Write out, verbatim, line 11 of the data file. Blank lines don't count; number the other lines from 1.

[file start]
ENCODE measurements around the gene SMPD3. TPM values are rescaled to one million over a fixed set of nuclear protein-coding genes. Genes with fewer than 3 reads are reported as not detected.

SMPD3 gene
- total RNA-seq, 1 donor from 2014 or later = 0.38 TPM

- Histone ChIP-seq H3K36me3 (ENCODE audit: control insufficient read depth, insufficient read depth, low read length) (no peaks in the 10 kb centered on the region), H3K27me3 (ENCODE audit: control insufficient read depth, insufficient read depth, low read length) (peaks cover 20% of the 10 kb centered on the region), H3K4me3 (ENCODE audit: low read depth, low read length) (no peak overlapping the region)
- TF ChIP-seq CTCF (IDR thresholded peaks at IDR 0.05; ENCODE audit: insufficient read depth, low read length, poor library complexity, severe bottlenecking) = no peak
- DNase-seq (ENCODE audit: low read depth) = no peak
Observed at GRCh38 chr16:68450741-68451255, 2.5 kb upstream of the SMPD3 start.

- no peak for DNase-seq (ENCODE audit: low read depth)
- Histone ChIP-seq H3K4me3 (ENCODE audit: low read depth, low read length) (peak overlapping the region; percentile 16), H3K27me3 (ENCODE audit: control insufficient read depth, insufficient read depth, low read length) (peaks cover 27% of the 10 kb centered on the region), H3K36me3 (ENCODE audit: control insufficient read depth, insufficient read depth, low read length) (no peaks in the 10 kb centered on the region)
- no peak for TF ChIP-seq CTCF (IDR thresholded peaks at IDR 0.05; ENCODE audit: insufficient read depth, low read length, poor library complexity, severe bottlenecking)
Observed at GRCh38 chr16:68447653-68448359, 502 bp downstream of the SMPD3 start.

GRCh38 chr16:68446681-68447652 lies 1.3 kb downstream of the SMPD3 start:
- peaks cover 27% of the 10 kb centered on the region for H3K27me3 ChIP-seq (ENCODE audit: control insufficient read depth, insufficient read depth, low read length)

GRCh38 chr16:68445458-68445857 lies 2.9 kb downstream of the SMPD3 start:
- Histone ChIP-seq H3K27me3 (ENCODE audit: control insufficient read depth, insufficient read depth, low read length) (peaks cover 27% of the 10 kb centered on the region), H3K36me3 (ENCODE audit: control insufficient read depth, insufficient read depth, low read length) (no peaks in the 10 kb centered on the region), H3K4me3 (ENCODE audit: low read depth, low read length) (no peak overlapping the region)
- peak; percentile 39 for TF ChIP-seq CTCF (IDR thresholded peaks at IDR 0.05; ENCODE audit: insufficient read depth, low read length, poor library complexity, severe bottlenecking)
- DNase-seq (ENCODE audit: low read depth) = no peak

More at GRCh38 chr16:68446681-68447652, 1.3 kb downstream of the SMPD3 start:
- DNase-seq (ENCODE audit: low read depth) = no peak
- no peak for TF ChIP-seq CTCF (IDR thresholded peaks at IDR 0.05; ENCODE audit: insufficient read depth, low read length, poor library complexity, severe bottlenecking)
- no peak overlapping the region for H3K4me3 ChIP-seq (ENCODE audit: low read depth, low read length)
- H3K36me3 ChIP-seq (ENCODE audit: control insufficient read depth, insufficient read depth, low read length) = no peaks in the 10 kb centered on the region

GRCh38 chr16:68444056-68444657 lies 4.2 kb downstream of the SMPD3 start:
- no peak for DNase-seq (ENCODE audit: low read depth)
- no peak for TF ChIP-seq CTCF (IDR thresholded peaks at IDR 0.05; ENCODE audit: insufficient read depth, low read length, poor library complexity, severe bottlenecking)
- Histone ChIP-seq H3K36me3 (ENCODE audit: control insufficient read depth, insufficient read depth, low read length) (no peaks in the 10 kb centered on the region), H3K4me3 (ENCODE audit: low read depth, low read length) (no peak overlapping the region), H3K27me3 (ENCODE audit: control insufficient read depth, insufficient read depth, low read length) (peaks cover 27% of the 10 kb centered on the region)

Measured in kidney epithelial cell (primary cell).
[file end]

Observed at GRCh38 chr16:68447653-68448359, 502 bp downstream of the SMPD3 start.